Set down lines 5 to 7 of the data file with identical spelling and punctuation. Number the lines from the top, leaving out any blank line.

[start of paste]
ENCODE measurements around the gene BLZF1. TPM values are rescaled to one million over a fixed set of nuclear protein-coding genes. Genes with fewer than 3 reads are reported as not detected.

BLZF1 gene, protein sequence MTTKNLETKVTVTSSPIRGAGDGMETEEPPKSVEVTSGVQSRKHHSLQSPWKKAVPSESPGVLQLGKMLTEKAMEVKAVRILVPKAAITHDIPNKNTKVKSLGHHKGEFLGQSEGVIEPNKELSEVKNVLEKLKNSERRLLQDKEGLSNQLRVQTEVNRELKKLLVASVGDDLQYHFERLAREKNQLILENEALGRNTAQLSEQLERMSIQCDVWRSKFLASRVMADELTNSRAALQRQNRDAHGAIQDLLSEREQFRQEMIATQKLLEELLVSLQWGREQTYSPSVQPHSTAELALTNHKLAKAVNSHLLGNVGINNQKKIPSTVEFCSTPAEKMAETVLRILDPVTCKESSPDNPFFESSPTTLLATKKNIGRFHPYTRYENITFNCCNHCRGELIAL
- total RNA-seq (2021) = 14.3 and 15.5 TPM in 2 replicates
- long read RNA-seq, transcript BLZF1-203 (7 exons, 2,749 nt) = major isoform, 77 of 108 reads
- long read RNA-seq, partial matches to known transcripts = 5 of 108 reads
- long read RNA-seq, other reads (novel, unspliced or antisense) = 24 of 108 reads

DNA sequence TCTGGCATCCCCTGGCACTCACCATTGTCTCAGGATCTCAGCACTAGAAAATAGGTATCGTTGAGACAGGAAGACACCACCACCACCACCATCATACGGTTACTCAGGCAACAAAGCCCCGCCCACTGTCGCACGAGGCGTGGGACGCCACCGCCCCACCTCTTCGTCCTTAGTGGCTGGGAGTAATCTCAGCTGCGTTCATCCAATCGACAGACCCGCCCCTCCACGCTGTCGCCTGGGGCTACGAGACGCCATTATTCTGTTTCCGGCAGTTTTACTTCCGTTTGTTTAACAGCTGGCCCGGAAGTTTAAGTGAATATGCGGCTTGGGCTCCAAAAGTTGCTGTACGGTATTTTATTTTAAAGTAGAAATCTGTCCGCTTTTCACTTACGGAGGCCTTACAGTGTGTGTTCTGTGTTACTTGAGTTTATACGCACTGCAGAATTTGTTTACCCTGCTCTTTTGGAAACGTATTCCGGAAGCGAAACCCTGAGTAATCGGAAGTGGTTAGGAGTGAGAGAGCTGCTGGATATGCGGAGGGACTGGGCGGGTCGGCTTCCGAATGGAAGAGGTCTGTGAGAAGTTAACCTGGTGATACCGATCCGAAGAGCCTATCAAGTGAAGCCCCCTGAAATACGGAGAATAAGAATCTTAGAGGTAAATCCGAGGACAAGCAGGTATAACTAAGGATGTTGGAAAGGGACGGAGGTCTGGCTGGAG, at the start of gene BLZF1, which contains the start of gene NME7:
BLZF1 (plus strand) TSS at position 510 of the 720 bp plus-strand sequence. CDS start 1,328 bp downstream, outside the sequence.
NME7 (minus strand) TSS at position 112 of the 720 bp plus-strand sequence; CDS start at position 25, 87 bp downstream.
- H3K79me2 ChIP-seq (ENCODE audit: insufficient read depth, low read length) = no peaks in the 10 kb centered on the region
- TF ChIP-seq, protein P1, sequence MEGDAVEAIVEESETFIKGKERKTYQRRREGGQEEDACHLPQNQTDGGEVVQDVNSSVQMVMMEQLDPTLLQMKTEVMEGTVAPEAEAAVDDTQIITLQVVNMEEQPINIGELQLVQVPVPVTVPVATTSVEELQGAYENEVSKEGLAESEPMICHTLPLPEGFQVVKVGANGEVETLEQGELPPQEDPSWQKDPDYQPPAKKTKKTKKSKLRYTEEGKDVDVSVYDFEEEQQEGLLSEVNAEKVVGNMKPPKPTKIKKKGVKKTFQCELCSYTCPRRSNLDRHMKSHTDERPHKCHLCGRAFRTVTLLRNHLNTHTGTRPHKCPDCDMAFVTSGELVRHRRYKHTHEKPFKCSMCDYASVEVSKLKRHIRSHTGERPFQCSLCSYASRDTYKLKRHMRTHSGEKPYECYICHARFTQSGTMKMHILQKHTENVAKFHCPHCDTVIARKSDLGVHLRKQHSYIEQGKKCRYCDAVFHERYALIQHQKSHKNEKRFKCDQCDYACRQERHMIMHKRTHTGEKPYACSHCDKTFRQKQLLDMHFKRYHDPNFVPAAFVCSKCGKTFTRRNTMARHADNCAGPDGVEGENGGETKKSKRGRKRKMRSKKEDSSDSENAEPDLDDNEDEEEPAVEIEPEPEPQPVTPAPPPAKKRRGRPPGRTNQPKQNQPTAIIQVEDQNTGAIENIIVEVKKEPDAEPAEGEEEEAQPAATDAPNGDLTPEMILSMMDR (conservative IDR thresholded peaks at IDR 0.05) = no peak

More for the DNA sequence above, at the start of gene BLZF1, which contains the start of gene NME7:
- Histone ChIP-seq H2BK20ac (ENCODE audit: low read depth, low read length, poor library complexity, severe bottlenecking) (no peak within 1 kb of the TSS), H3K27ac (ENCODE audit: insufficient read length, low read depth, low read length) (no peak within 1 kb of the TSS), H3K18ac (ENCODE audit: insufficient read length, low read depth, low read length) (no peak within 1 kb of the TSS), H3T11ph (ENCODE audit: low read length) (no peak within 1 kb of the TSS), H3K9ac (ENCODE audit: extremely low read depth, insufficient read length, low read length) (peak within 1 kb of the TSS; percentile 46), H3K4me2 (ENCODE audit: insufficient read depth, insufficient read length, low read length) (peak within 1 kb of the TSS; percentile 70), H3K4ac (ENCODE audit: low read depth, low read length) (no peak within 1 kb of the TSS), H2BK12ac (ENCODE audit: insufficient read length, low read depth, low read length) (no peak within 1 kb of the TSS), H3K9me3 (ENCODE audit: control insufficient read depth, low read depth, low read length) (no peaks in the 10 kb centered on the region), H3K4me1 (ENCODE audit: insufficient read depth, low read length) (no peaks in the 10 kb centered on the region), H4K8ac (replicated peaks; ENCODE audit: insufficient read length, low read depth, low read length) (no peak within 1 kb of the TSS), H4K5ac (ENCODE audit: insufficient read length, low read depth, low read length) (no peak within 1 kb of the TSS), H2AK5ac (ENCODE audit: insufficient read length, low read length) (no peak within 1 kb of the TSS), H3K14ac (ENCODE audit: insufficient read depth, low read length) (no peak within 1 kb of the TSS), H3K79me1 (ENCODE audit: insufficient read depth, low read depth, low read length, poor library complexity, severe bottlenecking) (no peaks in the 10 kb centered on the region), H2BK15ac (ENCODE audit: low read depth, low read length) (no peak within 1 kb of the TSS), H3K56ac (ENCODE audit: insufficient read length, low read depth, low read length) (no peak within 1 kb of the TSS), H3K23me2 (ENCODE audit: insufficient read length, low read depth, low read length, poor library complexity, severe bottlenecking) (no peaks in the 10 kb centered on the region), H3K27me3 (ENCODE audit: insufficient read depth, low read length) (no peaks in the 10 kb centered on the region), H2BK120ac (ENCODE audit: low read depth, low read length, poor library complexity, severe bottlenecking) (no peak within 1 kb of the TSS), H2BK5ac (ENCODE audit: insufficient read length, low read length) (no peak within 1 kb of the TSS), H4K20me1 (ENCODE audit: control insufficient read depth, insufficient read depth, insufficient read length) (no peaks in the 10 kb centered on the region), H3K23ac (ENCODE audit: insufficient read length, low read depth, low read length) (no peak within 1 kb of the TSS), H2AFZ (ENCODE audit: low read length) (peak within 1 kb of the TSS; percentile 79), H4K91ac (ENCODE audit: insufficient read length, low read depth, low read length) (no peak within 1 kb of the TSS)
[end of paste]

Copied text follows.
- long read RNA-seq, partial matches to known transcripts = 5 of 108 reads
- long read RNA-seq, other reads (novel, unspliced or antisense) = 24 of 108 reads

DNA sequence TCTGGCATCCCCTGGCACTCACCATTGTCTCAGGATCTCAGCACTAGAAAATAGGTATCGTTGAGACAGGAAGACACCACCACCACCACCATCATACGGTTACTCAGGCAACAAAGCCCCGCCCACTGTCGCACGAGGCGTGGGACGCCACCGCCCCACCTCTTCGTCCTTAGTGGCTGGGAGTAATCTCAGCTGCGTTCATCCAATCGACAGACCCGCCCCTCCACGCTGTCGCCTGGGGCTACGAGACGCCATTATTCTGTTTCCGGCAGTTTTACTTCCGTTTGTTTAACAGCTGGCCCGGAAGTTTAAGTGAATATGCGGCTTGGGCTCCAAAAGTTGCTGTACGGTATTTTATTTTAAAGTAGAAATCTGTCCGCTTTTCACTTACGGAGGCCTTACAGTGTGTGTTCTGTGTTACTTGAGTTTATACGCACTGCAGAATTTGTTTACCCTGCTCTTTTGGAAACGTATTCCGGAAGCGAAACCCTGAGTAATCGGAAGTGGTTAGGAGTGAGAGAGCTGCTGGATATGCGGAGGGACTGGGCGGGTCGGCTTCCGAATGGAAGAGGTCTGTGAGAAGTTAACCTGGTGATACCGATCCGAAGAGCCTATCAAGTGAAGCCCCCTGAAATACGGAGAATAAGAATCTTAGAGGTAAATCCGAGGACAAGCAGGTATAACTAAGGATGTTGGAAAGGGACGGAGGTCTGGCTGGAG, at the start of gene BLZF1, which contains the start of gene NME7: